Incentives, bonuses, and pay for performance programs are not the most popular concepts in the modern press room of today. It is a general assumption that the sophisticated management of today can achieve productivity and quality without bonuses. In some cases this is true; many are successful. It has been my experience that nothing drives a crew like a dollar. I remember as a pressman, that I webbed up a press ten times in an hour because I had a good bonus we going. An unmotivated crew could have done this twice at most.
The Orlando Sentinel implemented an incentive program and raised productivity, cut waste, and improved quality in an already successful plant. One significant improvement: 500 rolls without a web break. That's an incredible achievement!
Even Mickey Mouse incentives have an effect. Recognize high runs with awards. Give promotional gifts for outstanding work. Take crews to lunch. Give cash bonuses. Get them captains hats. All of these actions pay off in higher morale and closer relationships with management. Almost any incentive program is better than none. Importantly, go first class and recognize performance along with awards.
There is another option in the area of incentives. That is the utilization of pride. Pride is one of the most potent drives in a printers psyche. Let me give you a true graphic example of how this can work.
We had twelve presses in one line. Each press had four packer girls whose job it was to jog signatures and pile stacks on the load. Load quality slowly drifted from bad to worse to awful to horrible. Loads were falling apart in the aisle. Normal disciplinary action, basically chewing them out, didn't work at all. Loads were still awful.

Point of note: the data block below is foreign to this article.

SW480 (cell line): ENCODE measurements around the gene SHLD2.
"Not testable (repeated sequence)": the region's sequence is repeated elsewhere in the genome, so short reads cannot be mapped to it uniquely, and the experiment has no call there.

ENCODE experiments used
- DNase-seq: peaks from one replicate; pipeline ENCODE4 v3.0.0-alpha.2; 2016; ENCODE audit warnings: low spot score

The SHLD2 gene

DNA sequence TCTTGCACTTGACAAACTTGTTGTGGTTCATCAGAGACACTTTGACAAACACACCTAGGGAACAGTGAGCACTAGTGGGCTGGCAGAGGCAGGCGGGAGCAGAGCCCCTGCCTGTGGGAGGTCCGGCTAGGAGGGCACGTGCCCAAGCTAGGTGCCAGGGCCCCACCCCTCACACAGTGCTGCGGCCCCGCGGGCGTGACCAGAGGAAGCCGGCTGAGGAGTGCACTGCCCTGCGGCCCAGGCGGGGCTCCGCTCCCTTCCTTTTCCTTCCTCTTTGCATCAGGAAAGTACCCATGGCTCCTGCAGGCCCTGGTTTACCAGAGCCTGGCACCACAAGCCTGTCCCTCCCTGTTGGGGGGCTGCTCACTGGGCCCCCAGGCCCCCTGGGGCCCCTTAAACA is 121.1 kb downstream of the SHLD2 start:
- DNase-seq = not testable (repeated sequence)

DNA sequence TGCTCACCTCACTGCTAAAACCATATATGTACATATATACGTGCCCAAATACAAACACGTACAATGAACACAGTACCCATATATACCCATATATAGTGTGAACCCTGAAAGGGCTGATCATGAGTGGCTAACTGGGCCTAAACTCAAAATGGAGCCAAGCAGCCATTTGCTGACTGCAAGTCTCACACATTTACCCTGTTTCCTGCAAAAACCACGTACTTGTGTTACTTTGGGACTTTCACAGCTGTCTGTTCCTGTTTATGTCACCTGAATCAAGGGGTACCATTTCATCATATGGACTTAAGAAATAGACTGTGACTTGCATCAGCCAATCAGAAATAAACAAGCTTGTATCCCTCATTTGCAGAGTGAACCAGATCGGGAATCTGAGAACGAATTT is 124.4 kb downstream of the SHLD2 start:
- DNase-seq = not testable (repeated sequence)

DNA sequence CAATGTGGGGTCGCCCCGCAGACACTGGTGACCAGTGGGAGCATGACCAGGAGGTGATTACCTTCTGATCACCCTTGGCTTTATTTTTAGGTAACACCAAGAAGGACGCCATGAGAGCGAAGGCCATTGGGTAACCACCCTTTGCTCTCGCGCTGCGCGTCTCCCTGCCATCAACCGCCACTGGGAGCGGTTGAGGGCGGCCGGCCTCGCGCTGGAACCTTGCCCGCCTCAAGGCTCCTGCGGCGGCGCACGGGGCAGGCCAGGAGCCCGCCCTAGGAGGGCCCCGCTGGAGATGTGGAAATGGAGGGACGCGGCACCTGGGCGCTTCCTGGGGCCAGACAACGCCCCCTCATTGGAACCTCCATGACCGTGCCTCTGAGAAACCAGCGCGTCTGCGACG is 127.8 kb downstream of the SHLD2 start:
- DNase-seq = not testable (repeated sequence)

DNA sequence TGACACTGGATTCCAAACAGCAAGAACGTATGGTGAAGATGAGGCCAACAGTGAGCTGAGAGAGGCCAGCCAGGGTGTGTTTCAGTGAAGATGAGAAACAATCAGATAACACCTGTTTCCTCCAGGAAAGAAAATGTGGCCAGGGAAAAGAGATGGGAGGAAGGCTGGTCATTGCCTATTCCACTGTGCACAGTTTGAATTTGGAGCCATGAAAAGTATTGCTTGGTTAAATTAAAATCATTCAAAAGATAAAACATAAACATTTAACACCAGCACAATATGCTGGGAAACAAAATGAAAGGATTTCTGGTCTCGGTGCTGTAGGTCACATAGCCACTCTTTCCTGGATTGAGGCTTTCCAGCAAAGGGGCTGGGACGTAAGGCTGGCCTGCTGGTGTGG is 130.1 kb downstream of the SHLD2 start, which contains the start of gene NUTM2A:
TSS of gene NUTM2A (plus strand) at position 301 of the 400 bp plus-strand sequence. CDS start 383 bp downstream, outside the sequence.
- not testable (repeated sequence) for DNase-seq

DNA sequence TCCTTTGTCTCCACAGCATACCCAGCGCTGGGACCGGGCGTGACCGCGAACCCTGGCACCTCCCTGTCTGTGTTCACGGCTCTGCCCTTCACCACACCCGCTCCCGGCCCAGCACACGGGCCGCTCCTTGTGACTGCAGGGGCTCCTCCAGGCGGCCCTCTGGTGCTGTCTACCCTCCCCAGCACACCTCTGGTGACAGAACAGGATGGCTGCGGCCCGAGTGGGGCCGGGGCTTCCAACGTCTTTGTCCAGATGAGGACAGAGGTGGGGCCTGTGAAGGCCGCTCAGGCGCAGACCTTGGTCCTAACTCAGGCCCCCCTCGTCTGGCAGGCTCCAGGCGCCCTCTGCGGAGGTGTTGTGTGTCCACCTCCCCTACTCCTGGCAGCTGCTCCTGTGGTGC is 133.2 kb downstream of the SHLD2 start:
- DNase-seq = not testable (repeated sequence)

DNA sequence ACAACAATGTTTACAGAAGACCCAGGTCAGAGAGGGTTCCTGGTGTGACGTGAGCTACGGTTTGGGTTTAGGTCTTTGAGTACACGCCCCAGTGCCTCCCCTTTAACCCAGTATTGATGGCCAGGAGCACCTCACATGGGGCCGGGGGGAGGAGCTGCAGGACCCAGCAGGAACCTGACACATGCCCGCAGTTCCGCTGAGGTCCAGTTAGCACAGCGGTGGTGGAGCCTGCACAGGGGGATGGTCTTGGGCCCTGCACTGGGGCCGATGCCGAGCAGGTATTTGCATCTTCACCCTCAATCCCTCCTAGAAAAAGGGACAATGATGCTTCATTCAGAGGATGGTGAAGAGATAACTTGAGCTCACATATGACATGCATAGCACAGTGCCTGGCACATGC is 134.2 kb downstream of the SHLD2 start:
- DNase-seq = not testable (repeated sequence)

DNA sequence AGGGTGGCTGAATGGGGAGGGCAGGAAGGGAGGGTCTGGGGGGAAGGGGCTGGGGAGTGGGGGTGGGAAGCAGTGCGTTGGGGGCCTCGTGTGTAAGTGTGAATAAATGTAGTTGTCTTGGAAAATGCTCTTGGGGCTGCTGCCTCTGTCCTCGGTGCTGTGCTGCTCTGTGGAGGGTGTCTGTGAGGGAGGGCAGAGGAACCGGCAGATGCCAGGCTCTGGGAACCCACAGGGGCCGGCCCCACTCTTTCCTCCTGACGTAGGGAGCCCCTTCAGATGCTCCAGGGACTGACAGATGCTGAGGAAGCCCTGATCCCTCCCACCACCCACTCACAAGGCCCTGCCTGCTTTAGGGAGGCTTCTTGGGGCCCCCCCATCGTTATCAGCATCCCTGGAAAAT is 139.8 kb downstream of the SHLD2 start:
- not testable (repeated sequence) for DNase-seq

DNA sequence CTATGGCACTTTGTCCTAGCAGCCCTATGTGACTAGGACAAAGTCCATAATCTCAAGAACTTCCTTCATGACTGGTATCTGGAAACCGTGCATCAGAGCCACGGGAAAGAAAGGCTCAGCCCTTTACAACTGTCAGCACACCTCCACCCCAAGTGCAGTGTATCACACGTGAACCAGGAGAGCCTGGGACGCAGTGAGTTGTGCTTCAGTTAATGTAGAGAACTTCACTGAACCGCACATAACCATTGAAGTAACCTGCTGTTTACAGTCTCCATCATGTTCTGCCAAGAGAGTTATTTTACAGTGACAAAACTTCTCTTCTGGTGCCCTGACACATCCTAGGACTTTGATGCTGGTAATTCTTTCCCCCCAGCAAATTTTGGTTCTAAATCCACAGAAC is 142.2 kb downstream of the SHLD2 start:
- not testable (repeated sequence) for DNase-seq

One day I spotted a particularly horrible load being trucked down the aisle. In instructed the forklift driver to park the load in front of the Coke machine and put a large sign on the load - JOGGED BY MABEL.
Within minutes Mabel stormed into my office and screamed bloody murder that I was insulting her. After a couple of hours, I moved the load away. Load quality improved immediately across the entire room. I then spotted a particularly fine load being moved. I repeated the process saying - MARY PILED THIS LOAD. That was the kissoff. From that point, the loads were all superb and the honor load was a normal action. The girls competed for the honor of display. That's pride in it's purest form. Probably, I could have spared Mabel the initial embarrassment of going to the fine load display first, but I wasn't that smart then. I would probably do it differently today.
That brings us back to the press in terms of quality, productivity, delays and waste. All of these factors can be impacted with pride. Nobody wants to be the dog of the department. Here again, peer pressure is the prime ally of the manager. This, however, requires an awareness of performance by the manager. In some press rooms I have called on, performance yardsticks are not yet available. The burden rightfully falls on management. Some system of measurement must be developed. Again, this sounds like a totally cornball suggestion, but based on personal observation in companies both big and small, awareness of performance is not a given.
by Frank Drazan